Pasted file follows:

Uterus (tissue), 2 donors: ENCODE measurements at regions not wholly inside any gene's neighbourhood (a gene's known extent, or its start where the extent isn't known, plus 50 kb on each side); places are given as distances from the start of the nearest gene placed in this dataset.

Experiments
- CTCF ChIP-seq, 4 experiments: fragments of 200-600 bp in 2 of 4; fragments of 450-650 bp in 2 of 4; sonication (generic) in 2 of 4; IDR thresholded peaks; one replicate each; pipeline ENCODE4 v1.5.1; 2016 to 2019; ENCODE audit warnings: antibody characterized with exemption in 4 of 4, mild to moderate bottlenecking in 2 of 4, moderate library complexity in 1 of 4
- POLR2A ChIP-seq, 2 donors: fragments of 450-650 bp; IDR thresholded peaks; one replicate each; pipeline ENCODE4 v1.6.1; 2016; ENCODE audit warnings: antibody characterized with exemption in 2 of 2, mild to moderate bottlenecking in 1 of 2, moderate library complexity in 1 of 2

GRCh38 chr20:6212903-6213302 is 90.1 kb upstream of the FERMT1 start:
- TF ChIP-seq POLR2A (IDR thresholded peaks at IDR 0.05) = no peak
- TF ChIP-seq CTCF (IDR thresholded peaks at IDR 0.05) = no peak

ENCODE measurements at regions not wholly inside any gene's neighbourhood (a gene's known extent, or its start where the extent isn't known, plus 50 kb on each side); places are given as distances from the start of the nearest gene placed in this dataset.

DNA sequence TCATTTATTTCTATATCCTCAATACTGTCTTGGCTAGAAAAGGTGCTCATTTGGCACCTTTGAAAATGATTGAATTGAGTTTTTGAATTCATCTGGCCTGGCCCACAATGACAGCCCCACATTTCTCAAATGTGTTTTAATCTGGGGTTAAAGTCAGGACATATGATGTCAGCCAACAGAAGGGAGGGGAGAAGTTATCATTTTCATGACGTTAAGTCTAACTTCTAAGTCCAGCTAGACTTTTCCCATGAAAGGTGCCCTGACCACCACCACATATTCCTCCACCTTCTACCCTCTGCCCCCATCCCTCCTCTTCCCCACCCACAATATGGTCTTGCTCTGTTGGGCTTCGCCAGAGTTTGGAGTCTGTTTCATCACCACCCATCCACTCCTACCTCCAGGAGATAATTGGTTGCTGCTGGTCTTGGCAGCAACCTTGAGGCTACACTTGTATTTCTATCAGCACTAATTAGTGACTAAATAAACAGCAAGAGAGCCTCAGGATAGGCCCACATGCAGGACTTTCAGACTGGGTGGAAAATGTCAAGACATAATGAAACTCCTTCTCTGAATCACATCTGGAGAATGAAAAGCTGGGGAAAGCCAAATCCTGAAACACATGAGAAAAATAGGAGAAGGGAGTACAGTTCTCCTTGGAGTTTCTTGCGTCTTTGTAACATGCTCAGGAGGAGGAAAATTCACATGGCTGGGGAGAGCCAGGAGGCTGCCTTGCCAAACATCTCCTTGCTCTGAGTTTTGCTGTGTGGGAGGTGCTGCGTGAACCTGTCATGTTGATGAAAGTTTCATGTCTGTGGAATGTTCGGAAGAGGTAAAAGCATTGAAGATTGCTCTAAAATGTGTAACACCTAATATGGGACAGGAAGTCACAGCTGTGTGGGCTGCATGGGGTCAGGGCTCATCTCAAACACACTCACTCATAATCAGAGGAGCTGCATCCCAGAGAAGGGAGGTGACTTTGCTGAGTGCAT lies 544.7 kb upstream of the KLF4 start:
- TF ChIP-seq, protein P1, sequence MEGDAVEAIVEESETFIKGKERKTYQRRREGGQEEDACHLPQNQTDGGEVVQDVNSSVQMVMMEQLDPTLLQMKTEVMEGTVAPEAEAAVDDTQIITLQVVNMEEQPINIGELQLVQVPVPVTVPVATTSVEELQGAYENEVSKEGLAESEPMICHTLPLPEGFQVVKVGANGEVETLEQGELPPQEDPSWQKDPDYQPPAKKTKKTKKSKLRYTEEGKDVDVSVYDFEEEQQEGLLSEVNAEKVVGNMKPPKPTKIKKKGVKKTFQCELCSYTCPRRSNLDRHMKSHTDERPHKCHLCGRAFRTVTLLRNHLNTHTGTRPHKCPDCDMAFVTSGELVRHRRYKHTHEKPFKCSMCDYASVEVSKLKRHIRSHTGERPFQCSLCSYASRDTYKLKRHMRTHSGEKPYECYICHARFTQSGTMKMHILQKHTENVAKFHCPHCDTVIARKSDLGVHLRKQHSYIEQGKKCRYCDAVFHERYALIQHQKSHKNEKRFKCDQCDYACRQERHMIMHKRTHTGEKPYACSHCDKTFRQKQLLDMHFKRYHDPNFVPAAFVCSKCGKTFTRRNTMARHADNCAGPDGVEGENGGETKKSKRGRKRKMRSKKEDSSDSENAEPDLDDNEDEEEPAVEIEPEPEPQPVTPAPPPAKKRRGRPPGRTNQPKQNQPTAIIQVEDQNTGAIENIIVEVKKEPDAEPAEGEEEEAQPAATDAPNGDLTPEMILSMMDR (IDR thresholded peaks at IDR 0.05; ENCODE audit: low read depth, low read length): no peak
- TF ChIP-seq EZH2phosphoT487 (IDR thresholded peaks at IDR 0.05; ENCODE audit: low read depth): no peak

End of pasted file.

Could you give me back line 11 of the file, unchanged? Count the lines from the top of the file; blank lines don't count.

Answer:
- TF ChIP-seq EZH2phosphoT487 (IDR thresholded peaks at IDR 0.05; ENCODE audit: low read depth): no peak